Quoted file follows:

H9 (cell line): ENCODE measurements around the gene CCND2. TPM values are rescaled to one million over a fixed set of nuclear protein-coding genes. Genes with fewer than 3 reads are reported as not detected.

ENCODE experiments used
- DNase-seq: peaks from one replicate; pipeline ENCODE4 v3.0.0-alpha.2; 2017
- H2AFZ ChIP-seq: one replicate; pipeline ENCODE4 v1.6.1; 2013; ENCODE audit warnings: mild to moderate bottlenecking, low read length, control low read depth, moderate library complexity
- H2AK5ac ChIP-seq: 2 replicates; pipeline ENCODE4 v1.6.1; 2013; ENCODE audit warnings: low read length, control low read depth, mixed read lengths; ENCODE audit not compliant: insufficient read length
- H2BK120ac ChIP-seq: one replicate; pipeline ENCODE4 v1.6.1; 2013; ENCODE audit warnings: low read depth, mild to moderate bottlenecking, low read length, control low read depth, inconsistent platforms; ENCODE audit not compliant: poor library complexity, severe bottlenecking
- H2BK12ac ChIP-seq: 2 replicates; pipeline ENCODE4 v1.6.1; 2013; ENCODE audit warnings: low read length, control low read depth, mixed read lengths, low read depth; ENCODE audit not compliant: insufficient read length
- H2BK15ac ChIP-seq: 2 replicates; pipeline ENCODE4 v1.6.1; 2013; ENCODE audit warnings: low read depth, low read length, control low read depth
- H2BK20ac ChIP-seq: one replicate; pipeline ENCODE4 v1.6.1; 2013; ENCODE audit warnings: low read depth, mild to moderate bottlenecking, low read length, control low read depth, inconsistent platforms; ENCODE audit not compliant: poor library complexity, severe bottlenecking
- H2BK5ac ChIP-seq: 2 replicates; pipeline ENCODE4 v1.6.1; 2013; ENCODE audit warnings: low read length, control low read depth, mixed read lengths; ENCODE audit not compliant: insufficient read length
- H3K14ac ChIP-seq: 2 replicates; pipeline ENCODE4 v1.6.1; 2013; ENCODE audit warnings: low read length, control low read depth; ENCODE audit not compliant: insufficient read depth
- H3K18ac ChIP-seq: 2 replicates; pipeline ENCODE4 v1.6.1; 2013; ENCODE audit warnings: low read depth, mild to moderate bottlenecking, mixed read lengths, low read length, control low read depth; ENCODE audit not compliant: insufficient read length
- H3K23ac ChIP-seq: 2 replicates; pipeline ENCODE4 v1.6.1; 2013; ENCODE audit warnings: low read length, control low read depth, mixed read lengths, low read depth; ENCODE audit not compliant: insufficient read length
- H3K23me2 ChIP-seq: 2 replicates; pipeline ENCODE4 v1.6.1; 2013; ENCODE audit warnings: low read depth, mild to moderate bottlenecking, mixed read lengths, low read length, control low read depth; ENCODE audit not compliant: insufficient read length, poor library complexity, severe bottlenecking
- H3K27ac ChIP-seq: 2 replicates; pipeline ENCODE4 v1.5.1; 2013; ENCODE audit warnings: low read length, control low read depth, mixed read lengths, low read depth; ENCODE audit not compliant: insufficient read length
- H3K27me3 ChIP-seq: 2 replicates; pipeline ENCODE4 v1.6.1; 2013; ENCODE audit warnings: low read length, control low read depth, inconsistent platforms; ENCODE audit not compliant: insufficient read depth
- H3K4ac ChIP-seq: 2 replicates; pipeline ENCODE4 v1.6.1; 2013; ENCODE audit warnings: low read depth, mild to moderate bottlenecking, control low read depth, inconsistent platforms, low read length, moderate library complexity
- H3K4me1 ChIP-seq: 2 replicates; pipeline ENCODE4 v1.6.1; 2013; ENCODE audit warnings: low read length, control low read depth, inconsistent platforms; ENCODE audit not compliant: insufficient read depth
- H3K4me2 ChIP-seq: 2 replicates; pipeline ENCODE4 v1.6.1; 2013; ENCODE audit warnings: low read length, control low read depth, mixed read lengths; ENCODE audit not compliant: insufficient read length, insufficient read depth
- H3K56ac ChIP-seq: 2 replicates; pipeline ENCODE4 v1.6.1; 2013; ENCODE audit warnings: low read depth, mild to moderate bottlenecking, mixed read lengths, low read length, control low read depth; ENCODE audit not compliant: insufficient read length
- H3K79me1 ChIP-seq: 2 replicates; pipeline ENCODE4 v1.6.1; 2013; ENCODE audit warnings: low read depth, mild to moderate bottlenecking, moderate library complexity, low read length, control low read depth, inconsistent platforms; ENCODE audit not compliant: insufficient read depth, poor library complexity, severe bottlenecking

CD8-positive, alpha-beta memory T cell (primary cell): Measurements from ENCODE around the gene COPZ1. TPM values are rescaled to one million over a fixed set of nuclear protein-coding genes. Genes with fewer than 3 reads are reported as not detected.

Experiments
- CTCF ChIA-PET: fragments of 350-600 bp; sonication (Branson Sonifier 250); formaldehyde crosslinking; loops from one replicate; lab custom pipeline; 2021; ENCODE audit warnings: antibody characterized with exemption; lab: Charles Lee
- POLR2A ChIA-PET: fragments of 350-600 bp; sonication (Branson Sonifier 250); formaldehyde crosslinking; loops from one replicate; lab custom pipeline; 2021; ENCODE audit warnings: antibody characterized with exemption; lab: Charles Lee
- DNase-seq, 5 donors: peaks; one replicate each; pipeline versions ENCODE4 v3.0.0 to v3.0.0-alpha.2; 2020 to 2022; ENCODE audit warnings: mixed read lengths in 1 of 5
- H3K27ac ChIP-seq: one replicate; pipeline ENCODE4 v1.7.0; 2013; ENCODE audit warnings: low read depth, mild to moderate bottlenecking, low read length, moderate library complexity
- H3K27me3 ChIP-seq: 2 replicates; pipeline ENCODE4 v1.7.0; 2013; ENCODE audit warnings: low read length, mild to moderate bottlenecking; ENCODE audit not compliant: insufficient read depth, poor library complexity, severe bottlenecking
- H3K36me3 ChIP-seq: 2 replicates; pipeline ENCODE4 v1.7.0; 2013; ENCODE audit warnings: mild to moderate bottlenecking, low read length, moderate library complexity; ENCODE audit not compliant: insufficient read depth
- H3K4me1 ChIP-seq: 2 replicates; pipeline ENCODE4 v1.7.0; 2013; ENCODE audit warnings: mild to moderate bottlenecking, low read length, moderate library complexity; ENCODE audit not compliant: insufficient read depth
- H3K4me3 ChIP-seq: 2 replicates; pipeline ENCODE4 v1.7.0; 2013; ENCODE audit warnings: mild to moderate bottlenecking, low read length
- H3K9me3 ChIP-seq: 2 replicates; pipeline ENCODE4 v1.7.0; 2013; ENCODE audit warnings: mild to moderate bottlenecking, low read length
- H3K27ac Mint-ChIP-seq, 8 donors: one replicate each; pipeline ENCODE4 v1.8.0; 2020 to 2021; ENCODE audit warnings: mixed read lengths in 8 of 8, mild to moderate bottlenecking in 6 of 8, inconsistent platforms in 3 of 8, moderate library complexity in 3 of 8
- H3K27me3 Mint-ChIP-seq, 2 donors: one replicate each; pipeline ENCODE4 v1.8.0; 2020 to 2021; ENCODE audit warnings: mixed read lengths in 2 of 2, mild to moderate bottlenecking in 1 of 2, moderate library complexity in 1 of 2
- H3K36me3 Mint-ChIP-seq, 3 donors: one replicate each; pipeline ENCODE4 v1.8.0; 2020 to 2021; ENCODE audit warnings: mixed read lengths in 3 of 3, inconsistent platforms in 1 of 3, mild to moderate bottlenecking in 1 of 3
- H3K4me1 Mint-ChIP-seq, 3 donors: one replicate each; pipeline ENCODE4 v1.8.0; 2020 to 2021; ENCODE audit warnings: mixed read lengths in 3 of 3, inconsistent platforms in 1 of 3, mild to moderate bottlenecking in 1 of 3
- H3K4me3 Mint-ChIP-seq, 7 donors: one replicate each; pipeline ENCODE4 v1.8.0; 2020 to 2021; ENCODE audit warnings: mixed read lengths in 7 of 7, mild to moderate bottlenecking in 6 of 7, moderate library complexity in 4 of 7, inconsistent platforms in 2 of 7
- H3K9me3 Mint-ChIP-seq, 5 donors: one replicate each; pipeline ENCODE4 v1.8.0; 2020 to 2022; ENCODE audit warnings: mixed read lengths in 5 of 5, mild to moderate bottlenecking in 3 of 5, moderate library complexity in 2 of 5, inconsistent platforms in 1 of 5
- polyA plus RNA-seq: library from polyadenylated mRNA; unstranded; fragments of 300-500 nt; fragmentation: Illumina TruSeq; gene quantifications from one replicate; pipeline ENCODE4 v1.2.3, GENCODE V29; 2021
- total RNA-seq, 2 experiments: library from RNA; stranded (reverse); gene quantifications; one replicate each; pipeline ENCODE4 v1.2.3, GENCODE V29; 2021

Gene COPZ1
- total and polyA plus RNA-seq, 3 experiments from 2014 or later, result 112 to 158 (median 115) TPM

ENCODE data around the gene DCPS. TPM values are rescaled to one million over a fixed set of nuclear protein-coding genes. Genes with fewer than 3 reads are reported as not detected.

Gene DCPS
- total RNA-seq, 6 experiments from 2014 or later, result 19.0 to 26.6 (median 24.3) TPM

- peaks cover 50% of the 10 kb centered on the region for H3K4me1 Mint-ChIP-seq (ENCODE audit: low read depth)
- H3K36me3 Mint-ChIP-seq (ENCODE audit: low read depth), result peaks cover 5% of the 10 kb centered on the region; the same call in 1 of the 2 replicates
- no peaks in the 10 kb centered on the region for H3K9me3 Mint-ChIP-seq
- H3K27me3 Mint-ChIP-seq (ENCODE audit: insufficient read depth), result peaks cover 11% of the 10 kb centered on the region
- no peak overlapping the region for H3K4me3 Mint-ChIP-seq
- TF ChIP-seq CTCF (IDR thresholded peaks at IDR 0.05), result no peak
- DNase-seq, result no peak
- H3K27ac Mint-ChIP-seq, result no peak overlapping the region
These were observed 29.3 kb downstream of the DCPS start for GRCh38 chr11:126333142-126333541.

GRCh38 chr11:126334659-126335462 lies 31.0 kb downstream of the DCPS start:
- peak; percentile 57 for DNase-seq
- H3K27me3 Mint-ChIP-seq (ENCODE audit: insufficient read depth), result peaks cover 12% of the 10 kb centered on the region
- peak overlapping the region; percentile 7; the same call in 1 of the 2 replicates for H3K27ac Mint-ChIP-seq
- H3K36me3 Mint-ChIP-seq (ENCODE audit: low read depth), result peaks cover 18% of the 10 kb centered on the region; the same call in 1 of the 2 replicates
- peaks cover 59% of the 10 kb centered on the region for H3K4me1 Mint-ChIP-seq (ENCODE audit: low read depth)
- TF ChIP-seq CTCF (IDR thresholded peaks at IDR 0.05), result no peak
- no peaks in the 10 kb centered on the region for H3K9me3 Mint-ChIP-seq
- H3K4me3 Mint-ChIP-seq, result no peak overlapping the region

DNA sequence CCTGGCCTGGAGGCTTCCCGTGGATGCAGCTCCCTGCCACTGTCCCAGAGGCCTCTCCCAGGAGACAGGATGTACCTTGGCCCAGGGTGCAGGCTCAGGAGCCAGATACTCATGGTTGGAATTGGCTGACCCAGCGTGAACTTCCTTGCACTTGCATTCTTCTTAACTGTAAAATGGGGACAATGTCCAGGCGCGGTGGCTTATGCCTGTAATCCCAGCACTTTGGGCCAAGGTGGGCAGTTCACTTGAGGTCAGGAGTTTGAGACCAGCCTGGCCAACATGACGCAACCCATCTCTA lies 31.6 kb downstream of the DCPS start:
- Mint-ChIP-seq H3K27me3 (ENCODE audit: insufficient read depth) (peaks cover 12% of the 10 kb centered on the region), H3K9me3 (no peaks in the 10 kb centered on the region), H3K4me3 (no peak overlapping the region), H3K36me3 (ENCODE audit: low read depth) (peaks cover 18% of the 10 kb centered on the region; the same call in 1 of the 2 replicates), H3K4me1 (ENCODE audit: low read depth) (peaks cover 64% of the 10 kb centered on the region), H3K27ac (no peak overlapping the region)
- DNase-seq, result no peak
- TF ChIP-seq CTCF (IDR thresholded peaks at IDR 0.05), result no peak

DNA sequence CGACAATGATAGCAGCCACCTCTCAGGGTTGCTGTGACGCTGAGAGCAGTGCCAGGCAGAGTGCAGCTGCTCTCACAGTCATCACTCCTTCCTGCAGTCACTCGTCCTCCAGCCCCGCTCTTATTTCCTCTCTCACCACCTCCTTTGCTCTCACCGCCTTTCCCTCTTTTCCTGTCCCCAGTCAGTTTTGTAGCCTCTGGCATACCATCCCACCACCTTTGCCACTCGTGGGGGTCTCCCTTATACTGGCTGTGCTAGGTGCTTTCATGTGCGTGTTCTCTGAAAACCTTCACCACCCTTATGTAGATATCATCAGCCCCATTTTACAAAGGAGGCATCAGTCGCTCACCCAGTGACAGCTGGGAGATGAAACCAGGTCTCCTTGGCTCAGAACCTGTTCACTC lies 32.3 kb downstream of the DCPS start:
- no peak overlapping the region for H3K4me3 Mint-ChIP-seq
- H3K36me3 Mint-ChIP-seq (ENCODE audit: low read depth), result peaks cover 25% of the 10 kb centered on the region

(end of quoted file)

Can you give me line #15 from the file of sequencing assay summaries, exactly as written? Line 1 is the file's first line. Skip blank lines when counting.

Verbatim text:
- H3K27ac ChIP-seq: 2 replicates; pipeline ENCODE4 v1.5.1; 2013; ENCODE audit warnings: low read length, control low read depth, mixed read lengths, low read depth; ENCODE audit not compliant: insufficient read length